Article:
By Flavier Mwika, Phoenix Project Assistant
Meet Mwika Flavier, a teacher by profession who chose to save children from crime and being incarcerated over the chalk and blackboard in a normal classroom. Flavier derives joy in mentoring underprivileged children (4years to 18 years) mostly from informal settlements within Nairobi.
Born and raised in Dandora, a sprawling informal settlement infamous for high rates of crime in Kenya, Flavier has committed her time and resources in helping her community become a crime-free society where young children can thrive.
“There has been a negative mentality attached to the area I come from. ‘Dandora’ is known as an area full of crime and poverty with young people who come from there, having dropped out of school, jailed, killed at a tender age, or are generally not successful in life,” said Flavier.
This motivated Flavier to join the Youth Safety Awareness Initiative, better known by its Swahili brand name, Crime Si Poa (CSP), as a volunteer, at the height of the covid-19 pandemic in 2020. She has quickly grown through the ranks to be among members of the staff implementing the Phoenix Project which engages children below the age of 18 years who are in conflict with the law.
The project works in Kamae Borstal Institution and Kamiti Youth Correctional Training Centre, helping incarcerated youth reform as well as teaching them skills that will facilitate a faster reintegration with the community. They also engage children in conflict with the law at the community level.
“During COVID-19 outbreak last year, crime in most informal settlements sharply increased, with a lot of young people being jailed or killed. This motivated me to engage young people and mentor them on how to avoid crime,” said Flavier adding “Many children in the community were idle due to closure of schools, with the majority of them engaging in petty crime for survival during hard economic times brought about by the pandemic.”
According to Flavier, the dire situation exacerbated by COVID -19, saw young girls exchange sex for sanitary pads and children incarcerated for a crime, made her through the Phonex Project mobile over 200 youth within her area and other adjacent slums to engage children in mentorship and life skill programs to avert crime.
Through the project, she involve a group dubbed Team Mariguini Youth Group and with the support of CSP, Flavier and the team were able to teach children from three different areas: Dandora, Mailisaba, and Kiambu area. They engaged them in psychoeducation through various topics, Team Building games, Spiritual nourishment and Dance.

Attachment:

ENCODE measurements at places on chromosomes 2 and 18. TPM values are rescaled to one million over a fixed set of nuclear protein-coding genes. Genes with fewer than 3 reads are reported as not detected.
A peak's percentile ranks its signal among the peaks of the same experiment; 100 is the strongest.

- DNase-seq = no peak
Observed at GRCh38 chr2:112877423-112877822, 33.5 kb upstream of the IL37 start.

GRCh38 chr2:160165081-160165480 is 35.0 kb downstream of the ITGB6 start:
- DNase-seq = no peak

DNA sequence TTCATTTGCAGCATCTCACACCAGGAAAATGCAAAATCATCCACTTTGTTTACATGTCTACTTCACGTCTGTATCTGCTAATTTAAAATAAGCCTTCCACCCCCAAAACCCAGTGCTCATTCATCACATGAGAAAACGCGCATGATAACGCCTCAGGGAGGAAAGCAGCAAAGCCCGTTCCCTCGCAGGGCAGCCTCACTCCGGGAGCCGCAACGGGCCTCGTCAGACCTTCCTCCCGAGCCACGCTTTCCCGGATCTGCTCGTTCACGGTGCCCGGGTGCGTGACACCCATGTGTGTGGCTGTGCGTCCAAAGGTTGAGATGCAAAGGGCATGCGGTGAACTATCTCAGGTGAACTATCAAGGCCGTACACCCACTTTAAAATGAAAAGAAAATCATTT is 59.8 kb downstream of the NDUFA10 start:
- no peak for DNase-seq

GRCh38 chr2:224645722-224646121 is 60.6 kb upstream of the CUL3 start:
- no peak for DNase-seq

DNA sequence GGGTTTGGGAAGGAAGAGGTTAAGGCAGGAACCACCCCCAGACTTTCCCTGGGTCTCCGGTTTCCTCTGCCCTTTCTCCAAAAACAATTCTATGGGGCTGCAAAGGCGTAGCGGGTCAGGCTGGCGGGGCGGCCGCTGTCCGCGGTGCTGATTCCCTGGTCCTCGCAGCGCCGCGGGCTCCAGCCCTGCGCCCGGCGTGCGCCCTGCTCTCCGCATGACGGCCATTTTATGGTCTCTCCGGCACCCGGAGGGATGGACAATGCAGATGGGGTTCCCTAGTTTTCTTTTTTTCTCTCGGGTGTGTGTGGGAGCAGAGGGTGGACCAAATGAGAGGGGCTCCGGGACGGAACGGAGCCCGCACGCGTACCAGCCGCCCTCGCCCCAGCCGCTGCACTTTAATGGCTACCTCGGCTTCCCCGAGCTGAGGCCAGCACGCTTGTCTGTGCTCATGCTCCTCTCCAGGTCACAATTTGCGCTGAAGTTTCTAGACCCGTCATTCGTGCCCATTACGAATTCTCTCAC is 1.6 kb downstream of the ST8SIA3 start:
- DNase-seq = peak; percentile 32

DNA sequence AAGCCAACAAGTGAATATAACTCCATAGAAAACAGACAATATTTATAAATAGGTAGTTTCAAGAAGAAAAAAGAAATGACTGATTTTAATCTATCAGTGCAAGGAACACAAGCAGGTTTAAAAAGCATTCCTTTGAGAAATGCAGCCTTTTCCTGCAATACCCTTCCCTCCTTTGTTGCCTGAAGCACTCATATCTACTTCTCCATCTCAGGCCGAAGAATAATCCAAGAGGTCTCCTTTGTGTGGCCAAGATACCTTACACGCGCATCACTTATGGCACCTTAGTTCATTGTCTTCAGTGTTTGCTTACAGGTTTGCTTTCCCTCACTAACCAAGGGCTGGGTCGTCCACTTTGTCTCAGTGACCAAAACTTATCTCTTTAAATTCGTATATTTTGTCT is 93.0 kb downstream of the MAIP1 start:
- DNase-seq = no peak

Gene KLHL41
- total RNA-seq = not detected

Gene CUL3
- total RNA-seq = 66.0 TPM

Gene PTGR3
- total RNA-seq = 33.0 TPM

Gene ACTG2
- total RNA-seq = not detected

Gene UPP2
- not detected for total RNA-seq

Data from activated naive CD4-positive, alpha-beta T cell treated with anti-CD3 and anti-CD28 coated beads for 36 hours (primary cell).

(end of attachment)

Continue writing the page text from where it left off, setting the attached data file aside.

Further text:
“Through the sessions, we realized that children had many challenges such as conflict among themselves, lack of parental care, low self-esteem, and influence of negative peer pressure. We always addressed the challenges that they faced by bringing some experts to talk to them, psychologists, and also through the help of CSP they could provide for them hygiene packs to sustain them. We also came up with a curriculum which had 15 topics that guided us during the session,” affirmed Flavier.
Efforts and commitment borne by Flavier, have seen the expansion of the project to other areas apart from her community. Children in other informal settlements across the country, namely; Shiramga, Budalangi, Chokaa, Ruiru, Kehongoro, and Kawangware benefit hugely from the project.
Among other beneficial activities added to the project include; public speaking, peer-to-peer education, football, watching educational video clips, runway modeling, playing with toys, and gymnastics. These activities have seen a drastic drop in children in conflict with the law, an attribution to the great initiative led by Flavier and her peers in the slums.
“Thank you, CSP for believing in me and giving me the necessary support to run the children’s program. I appreciate the platform they have given me to learn and also teach other youth groups and share with them the knowledge I have in education,” said Flavier, noting “Through sharing my teaching skills, I have earned trust from the community and especially the children who regard me as their role model. This is just the beginning. I am still striving forward for the better future of the children.”